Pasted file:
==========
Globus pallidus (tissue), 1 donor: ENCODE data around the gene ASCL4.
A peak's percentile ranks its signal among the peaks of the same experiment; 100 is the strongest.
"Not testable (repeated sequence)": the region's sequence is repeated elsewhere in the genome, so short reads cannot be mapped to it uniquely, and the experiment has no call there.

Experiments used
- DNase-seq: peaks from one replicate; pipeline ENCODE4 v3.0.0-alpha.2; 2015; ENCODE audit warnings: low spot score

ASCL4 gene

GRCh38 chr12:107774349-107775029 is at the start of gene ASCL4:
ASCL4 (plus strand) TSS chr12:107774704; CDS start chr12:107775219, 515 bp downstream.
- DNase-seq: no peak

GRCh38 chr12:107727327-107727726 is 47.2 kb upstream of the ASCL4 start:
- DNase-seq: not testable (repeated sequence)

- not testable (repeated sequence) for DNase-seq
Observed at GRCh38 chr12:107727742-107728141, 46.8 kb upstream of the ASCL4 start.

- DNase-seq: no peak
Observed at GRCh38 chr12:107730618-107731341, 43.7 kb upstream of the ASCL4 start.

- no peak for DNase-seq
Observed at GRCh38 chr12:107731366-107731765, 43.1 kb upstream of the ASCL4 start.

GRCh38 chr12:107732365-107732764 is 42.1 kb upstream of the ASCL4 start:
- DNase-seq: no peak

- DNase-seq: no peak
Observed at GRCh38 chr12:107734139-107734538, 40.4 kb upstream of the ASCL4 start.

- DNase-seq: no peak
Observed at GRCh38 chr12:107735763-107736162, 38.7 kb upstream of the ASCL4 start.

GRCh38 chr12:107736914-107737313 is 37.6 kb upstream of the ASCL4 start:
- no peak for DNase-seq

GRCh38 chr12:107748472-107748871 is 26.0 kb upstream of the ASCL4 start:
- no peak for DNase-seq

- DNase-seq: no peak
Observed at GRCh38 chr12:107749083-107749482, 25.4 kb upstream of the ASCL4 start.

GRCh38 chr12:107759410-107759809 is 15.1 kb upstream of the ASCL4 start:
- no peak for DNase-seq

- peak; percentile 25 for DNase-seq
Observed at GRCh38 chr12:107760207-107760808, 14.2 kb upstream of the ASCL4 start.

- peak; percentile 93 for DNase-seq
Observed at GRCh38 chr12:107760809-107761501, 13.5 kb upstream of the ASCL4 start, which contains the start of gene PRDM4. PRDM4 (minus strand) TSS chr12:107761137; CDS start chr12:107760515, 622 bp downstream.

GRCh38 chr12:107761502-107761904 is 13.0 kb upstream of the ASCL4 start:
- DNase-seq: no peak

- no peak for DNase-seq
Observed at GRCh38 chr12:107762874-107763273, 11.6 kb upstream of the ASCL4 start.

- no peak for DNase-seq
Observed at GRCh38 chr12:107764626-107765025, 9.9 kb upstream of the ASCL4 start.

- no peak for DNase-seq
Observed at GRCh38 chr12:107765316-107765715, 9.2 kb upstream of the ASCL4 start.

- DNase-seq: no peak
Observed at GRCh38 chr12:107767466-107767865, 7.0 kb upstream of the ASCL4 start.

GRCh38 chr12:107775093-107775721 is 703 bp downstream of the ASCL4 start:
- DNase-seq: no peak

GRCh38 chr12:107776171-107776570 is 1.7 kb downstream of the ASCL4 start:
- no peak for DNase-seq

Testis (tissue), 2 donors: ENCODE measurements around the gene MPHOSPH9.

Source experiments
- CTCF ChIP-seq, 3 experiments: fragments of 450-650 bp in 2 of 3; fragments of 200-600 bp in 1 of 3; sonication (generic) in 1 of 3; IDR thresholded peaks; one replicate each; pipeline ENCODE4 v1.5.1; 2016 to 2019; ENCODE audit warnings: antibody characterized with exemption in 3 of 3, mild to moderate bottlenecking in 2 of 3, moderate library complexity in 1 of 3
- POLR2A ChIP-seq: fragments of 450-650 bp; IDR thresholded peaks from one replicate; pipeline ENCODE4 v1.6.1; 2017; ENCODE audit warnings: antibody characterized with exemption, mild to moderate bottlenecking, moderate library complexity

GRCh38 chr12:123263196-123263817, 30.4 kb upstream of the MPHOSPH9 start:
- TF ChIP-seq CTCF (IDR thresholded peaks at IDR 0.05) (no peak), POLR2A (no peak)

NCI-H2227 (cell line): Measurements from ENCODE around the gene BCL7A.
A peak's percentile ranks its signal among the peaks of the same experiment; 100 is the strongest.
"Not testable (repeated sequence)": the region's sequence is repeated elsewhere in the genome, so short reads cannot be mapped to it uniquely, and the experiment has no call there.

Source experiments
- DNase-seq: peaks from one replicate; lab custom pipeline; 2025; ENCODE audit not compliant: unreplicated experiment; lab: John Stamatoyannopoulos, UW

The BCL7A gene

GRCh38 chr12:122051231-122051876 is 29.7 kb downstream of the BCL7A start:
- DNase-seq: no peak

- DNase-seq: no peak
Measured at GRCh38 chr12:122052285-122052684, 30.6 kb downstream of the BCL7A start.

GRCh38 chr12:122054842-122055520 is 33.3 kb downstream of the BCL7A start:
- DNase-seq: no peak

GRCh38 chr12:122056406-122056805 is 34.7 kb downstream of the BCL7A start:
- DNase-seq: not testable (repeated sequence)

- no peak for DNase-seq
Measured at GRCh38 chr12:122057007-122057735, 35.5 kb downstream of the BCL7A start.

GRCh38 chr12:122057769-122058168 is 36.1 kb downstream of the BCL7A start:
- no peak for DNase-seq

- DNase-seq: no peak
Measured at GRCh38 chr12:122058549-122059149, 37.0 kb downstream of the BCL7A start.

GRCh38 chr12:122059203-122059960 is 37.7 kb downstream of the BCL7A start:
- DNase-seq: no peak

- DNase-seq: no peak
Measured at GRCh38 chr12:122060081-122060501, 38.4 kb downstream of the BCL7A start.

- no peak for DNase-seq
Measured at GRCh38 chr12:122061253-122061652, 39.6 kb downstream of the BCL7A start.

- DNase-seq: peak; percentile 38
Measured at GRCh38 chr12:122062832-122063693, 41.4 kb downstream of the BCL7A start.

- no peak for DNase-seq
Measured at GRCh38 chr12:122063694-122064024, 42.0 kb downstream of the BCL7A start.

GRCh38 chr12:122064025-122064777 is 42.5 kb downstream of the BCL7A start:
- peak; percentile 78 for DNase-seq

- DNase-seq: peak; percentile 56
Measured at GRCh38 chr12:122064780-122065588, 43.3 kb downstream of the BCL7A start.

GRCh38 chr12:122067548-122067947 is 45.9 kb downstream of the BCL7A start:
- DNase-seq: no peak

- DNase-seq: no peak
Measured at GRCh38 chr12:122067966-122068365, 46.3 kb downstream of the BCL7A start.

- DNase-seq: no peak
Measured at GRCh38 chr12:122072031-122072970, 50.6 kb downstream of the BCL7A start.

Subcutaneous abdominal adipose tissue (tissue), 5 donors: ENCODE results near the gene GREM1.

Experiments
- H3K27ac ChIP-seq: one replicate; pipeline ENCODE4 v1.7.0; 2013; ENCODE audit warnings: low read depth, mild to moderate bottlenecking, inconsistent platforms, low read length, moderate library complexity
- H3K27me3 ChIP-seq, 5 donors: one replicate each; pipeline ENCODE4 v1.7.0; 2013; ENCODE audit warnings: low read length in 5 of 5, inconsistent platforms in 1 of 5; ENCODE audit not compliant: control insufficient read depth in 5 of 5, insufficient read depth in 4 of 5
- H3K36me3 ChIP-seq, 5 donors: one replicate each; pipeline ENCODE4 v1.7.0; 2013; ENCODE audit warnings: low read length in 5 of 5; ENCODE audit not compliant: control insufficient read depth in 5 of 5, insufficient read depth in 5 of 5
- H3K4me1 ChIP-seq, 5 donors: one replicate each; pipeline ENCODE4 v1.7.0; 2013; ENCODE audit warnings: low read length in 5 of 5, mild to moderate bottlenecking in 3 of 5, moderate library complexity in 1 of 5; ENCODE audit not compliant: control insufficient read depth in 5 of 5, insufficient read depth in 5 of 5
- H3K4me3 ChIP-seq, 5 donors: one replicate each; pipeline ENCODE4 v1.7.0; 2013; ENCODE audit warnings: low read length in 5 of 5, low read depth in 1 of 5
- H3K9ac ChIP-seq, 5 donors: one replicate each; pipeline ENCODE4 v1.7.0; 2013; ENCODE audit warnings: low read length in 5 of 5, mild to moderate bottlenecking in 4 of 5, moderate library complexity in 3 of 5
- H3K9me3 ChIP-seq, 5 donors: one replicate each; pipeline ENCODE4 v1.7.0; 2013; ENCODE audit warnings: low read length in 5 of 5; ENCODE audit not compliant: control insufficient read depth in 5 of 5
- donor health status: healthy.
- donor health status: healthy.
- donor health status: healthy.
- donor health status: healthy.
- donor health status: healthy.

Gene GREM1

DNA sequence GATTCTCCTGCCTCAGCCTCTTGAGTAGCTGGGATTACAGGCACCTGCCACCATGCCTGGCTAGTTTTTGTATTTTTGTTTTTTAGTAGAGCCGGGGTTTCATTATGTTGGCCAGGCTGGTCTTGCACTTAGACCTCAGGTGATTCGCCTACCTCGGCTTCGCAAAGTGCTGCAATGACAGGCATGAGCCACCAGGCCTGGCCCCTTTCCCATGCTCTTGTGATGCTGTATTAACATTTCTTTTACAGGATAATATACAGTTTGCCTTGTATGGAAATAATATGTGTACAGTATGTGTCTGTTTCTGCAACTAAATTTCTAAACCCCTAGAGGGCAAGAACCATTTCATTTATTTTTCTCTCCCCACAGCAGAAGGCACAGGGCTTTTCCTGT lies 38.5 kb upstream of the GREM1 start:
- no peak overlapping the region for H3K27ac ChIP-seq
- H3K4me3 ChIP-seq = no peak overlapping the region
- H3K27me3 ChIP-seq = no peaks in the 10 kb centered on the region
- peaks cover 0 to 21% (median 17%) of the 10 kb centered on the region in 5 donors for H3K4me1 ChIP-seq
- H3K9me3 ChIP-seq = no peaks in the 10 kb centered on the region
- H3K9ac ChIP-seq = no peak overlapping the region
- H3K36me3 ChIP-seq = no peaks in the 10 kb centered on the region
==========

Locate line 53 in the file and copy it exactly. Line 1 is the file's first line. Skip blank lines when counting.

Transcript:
- POLR2A ChIP-seq: fragments of 450-650 bp; IDR thresholded peaks from one replicate; pipeline ENCODE4 v1.6.1; 2017; ENCODE audit warnings: antibody characterized with exemption, mild to moderate bottlenecking, moderate library complexity